So you can expect to see footage of Trouba painting at home, of McDavid at a dinner party in Edmonton, of Brady Tkachuk supporting his brother in the playoffs, of life at home with players’ partners and families. The hope is not simply to give die-hard hockey fans a closer look at the sport they love, but to hook casual sports fans into the world of the NHL, the way “Drive To Survive” did with F1, which has experienced a massive boom in popularity in the United States since the show debuted in March of 2019.

And it’s not always the biggest stars who get the most screen time. “Drive to Survive” fans know to expect about two out of 10 episodes every season to focus on the big smile and big personality of Daniel Ricciardo, an eight-time race winner who’s now a back-of-the-pack also-ran. And, for years, the cellar-dwelling Haas racing team would get a spotlight episode or two because of its charismatic (and profane) team leader, Guenther Steiner. Meanwhile, Max Verstappen, one of the most dominant athletes in all of global sports, is typically an afterthought on the show.

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In the end, personality and drama win out. And it sounds like Nylander and Pastrnak — two world-class players, mind you — might be the biggest breakout stars of the show.

“Pastrnak is one of the funniest players I’ve ever sat in a room with,” Martin said. “But you want to find that mix. When we look at these types of shows, you don’t want all the superstars, but equally, you don’t want all the journeymen. You want that right mix. You want to look at things from slightly different perspectives.”

Agent Pat Brisson first brought Martin to a Los Angeles Kings game late last season, then Mayer brought him to the Stanley Cup Final clincher in Las Vegas, taking him onto the ice and into the winning locker room afterward. The Kings game was Martin’s first, and he told Mayer that all he knew about the sport was “Wayne Gretzky and that they fight.” Mayer politely told him that they don’t really fight all that much anymore.

“Thirty seconds into the game, two guys start to fight,” Martin said with a laugh. “Growing up with no background in hockey, never really watching a lot of hockey in my life, all I knew was that the Stanley Cup was so identifiable and that hockey is mad Canadians that fight. But I knew there had to be more to it than that, if we can just get on the inside. And that’s what excited me about this. Maybe you find characters that you or the league take for granted, but I’m in this luxurious position where it’s all new to me and everyone’s interesting. I’m a kid in a candy shop.”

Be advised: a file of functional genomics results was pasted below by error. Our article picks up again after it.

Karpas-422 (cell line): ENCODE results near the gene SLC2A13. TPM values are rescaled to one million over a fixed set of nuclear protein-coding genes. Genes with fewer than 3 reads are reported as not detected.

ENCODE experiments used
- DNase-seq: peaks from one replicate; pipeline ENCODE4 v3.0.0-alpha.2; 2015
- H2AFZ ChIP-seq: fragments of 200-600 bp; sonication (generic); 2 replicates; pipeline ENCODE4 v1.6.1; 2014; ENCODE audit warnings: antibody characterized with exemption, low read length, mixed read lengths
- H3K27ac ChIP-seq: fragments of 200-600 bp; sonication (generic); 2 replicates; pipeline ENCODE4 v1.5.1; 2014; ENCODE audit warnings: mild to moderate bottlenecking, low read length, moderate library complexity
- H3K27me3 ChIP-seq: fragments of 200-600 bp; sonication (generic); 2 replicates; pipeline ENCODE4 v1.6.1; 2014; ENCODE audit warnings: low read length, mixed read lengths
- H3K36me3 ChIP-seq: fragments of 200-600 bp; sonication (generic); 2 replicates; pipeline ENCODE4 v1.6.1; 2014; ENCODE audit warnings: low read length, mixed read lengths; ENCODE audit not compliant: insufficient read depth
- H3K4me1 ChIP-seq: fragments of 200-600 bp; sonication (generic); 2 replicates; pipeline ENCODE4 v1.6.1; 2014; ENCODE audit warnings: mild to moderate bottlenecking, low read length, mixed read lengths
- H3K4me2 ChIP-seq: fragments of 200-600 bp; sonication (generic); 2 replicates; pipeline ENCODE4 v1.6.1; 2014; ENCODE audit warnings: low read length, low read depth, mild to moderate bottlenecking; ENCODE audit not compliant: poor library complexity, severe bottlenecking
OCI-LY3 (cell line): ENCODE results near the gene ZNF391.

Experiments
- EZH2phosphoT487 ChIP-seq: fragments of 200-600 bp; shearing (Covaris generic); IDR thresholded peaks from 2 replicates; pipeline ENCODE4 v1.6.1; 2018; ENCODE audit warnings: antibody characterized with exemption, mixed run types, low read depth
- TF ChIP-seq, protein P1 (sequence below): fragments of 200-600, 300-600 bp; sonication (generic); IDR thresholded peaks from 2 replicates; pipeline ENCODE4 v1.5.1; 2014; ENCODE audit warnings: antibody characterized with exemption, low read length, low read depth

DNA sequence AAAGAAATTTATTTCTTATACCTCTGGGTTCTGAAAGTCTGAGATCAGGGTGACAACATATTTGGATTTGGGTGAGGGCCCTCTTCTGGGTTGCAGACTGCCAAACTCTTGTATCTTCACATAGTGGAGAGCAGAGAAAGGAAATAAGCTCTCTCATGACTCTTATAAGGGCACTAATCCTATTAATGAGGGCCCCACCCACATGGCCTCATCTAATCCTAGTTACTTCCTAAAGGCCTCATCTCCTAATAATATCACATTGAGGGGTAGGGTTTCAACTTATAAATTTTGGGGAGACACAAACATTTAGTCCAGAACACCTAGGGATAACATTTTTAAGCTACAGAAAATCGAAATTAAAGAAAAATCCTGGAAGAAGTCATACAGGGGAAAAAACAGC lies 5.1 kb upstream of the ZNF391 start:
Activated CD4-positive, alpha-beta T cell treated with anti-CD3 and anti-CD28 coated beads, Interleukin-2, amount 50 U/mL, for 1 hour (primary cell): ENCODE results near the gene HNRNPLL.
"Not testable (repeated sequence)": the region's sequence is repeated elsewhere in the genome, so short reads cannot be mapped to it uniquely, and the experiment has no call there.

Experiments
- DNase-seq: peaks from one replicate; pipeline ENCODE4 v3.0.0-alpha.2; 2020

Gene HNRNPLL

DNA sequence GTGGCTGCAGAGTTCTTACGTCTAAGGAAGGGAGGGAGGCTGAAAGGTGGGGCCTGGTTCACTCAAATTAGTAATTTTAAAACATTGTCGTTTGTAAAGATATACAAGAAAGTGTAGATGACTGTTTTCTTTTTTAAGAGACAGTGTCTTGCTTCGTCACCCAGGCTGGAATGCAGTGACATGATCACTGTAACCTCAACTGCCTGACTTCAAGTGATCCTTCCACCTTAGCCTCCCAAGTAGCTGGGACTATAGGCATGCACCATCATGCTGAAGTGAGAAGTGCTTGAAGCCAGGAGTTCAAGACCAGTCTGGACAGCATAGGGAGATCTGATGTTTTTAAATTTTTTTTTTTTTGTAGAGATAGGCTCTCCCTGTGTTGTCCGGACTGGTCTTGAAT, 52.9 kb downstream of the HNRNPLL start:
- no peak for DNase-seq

This isn’t the NHL’s first foray into behind-the-scenes documentary-style programming. There was HBO’s “24/7: Road to the Winter Classic,” which eventually morphed into a much more PG-rated basic-cable version. Amazon produced “All Or Nothing,” a series about the 2020-21 Maple Leafs season, and two more traditional documentaries: “Saving Sakic” and “Chosen One: Alexandre Daigle.”

And yes, the Box To Box crew got tossed out of a locker room by a fuming coach once or twice. Hey, it’s tradition.

“We’ve probably been kicked out of a dressing room on every show we’ve ever done,” Martin said with a laugh. “It’s just part of sports access — you’re suddenly in rooms where it absolutely goes off. It’s par for the course. Hockey is seen as a very macho world, very alpha kind of world. Hopefully we get to do this for more seasons after this, so we’re probably expecting more of that.”

(Photo of William Nylander and Connor McDavid: Michael Chisholm / NHLI via Getty Images)

NHL puts its stars front and center in Amazon docu-series set to debut in October (2)NHL puts its stars front and center in Amazon docu-series set to debut in October (3)

Mark Lazerus is a senior NHL writer for The Athletic based out of Chicago. He has covered the Blackhawks for 11 seasons for The Athletic and the Chicago Sun-Times after covering Notre Dame’s run to the BCS championship game in 2012-13. Before that, he was the sports editor of the Post-Tribune of Northwest Indiana. Follow Mark on Twitter @MarkLazerus

NHL puts its stars front and center in Amazon docu-series set to debut in October (2024)